It is an object of the present invention to provide a reactive material featuring high rates of exchange processes, osmotic stability, mechanical strength and elastic properties.

It is another object of the present invention to provide materials possessing a range of properties combining ion-exchange and complex-forming characteristics.

Still another object of the present invention is to provide materials retaining shape and mass stability in lasting operation processes.

It is a further object of the present invention to provide materials with a wide range of applications and suitable for sorption of ions from strongly diluted solutions.

These and other objects are accomplished by the provision of a porous open-cell reactive material consisting of a polymeric base and a reactive filler, wherein, according to the present invention, as the polymeric matrix use is made of foamed polyvinylformal or foamed polyurethane and as the reactive filler ion-exchange and/or complex-forming fibres are used at a content of fibres of from 10 to 80% by mass of the final material.

It is advantageous that the content of the reactive fibres be within the range of from 50 to 70% by mass of the final material. This imparts a maximum exchange capacity, mechanical strength to the material, and its elastic properties remaining unchanged.

As the ion-exchange reactive fibres use is made of strongly-acidic and weakly-acidic, strongly-basic and weakly-basic ionites and polyampholytes based on polyvinylalcohol fibres. Fibres made from polyvinyl alcohol feature a specific combination of properties which are most important in the manufacture and use of reactive fibres. It is possible to introduce into polyvinylalcohol fibres, sulphonic-acid groups, carry out esterification of fibres with bifunctional carboxylic acids, effect grafting of ionic cation- and anion-exchange groupings through carboxy and hydroperoxy groups. In this manner it is possible to produce reactive fibres with an exchange capacity of up to 6 mg-equiv/g.

It is also possible to use, as ion-exchange reactive fibres, strongly-acidic and weakly-acidic, strongly-basic and weakly-basic ionites and polyampholytes based on structurized polyacrylic fibres. The presence of reactive nitrile and carboxy groups in these fibres provides an opportunity for the production of ionites featuring a wide range of properties and exchange capacity values. Polyampholytes with a capacity of up to 8-9 mg-equiv/g are obtained by way of an alkaline saponification of nitrile groups. Polyacrylic ion-exchange fibres feature a high chemical stability and their use makes it possible to carry out processes of sorption-desorption within a wide pH range at elevated temperatures.

As ion-exchange reactive fibres use is made of strongly-acidic and weakly-acidic, strongly-basic and weakly-basic ionites and polyampholytes based on cellulose-regenerated fibres. These ionites feature a high hydrophilic character thus ensuring a high rate of diffusion processes. Cellulose-regenerated ion-exchange fibres have a sufficiently high mechanical strength, especially in neutral solutions, which is of great importance for application of such materials in, for example, the food industry. A low cost of cellulose-regenerated reactive fibres makes it possible to use them for the manufacture of ion-exchange material of a single-time application for sorption of especially valuable metals.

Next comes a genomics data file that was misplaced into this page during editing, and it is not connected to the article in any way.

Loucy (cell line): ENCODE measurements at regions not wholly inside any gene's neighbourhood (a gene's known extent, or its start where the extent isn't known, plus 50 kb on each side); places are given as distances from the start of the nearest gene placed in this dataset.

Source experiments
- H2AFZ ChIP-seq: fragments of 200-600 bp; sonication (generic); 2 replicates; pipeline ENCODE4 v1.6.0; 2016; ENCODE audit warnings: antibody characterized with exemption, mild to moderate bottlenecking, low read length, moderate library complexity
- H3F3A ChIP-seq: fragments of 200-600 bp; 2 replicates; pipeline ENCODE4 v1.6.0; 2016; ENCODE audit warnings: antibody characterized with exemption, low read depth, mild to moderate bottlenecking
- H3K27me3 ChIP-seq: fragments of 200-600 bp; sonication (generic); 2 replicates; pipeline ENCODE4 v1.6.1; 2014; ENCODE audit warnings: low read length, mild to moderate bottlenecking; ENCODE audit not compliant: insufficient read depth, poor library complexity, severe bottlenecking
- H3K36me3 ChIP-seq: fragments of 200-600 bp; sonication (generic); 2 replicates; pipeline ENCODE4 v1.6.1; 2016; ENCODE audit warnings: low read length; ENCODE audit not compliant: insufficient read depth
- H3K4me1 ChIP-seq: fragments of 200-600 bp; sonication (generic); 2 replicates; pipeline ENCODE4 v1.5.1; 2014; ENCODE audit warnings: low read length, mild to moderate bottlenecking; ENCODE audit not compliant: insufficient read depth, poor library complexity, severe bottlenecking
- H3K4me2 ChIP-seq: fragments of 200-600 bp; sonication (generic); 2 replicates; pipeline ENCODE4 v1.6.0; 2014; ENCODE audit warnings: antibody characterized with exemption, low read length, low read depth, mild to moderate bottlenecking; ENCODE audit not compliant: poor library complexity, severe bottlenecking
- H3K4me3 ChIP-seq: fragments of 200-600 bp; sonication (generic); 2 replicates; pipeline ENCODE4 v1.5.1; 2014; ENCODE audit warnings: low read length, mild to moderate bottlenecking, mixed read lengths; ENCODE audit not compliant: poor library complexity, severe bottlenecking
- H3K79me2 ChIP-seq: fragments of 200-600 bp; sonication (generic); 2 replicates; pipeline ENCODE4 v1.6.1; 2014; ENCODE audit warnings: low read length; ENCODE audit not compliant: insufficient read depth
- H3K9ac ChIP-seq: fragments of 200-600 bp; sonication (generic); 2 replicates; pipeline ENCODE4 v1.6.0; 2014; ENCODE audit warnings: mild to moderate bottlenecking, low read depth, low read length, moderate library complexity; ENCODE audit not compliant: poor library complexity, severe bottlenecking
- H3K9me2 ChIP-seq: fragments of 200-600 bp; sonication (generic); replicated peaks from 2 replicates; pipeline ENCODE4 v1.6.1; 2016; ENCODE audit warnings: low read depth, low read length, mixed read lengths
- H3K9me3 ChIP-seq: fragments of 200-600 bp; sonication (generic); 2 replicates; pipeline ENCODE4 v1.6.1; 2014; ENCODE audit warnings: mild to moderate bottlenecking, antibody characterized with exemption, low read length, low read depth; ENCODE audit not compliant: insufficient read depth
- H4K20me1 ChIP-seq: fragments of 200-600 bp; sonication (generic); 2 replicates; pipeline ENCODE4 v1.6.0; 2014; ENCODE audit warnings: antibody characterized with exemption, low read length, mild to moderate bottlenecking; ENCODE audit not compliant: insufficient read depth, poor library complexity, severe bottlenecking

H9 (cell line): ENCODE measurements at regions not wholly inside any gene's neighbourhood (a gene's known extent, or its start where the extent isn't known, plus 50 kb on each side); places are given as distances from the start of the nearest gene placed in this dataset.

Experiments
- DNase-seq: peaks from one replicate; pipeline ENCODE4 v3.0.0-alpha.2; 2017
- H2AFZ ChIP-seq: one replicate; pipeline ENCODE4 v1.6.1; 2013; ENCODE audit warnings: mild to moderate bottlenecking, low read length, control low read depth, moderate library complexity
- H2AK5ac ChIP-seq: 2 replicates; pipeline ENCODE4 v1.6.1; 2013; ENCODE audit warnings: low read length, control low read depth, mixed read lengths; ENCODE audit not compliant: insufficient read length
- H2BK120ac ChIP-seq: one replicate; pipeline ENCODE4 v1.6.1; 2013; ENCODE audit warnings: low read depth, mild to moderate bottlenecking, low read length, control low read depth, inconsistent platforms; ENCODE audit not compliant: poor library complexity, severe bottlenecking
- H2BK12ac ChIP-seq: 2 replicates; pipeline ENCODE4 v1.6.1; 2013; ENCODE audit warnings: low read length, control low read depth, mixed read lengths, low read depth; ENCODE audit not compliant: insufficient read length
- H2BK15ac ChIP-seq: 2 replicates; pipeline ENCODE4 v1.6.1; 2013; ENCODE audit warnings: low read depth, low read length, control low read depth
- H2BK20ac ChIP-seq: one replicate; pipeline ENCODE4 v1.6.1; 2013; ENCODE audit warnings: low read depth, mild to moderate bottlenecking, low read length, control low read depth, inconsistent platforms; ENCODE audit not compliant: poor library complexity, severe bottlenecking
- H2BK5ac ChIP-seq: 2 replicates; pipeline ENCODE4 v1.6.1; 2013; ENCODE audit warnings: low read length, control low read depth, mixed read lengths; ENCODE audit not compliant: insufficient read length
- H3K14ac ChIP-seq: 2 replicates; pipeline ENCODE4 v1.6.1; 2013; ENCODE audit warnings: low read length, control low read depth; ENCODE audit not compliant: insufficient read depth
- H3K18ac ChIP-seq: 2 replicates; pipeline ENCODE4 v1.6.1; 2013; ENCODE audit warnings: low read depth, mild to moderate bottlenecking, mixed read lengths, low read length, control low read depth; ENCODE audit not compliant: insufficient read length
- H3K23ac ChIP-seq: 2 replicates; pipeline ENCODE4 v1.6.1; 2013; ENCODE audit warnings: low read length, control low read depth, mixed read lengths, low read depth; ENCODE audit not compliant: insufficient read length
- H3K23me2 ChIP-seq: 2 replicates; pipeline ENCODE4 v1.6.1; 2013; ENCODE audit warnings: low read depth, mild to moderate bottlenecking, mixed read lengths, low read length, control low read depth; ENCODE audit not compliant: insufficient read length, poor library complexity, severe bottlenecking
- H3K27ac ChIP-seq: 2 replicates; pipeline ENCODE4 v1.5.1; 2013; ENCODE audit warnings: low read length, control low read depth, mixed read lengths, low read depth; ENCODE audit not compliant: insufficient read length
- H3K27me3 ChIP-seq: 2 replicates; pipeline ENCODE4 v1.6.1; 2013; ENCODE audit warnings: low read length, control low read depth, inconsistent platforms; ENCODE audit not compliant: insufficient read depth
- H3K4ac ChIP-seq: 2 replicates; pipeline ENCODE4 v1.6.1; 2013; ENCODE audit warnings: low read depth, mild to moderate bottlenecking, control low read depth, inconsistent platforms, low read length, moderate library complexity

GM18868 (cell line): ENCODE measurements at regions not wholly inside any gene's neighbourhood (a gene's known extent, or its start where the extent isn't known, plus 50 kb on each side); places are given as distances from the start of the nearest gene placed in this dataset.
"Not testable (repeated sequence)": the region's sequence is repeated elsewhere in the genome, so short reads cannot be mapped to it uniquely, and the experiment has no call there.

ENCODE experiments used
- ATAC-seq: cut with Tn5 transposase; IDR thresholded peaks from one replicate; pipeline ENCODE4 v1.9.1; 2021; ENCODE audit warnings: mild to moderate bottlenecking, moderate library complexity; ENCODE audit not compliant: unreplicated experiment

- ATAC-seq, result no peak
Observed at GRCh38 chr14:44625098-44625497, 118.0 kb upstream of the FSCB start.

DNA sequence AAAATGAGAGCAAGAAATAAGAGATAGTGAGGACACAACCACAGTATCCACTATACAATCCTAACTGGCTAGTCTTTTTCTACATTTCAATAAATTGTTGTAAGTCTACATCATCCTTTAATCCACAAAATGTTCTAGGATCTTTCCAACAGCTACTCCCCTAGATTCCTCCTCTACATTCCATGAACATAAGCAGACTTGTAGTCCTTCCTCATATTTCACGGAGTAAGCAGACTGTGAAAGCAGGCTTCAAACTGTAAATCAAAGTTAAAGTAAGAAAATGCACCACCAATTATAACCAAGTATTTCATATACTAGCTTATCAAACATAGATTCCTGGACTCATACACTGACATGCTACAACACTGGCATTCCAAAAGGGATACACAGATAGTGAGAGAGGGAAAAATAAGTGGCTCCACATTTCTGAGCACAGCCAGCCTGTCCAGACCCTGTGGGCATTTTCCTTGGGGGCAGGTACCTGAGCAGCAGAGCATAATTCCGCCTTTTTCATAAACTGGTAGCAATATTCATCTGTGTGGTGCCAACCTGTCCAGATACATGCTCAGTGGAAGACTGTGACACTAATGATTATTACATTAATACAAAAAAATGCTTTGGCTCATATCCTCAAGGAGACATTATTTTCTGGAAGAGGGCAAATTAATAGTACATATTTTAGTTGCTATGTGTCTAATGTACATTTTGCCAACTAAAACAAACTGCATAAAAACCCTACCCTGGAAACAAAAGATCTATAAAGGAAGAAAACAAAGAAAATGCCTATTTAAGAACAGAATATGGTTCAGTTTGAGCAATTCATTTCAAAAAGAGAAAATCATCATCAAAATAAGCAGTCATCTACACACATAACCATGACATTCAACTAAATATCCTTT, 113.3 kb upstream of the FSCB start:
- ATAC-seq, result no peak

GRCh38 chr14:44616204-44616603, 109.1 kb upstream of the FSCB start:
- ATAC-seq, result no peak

In accordance with the present invention use is also made of ion-exchange fibres based on phenolaldehyde fibres possessing a three-dimensional structure and an increased chemical stability.

Use is made of polyolefine and polyvinylhalide ion-exchange fibres featuring a high mechanical strength and chemical stability.

As complex-forming reactive fibres use is made of polyacrylic complex-forming fibres with phosphate and thiol groups.

As the complex-forming reactive fibres use is made of polyvinylalcohol fibres containing functional groups which can form donor-acceptor (coordination) bonds with ions, atoms or molecules being in contact therewith. Use is also made of phosphate, nitrogen- and oxygen-containing polyvinylalcohol fibres.

Furthermore, as the complex-forming reactive fibres use is made of cellulose-regenerated fibres with phosphate groups and nitrogen-containing cellulose-regenerated fibres. Sulphur-containing cellulose-regenerated fibres with thiol and thionic groups.

Porous open-cell filled reactive material have a number of valuable properties; they feature a combination of high kinetic characteristics, osmotic stability and mechanical strength of reactive fibres with elasto-flexible properties of foamed plastics. An important advantage of porous open-cell reactive materials resides in a substantially higher rate of sorption and desorption. This is due to the fact that the apparent size of the ionite granules is by 20-30 times greater than the diameter of reactive fibres having active groups concentrated at the surface. The diffusion path of the sorbed ions towards the active groups of the ion-exchange fibre is substantially smaller and the rate of sorption-desorption processes on porous filled reactive materials is by 20-30 times higher as compared to that of granulated materials.

The porous filled reactive materials do not substantially deteriorate upon application of considerable mechanical loads and sharp variations of the ion strength of solutions.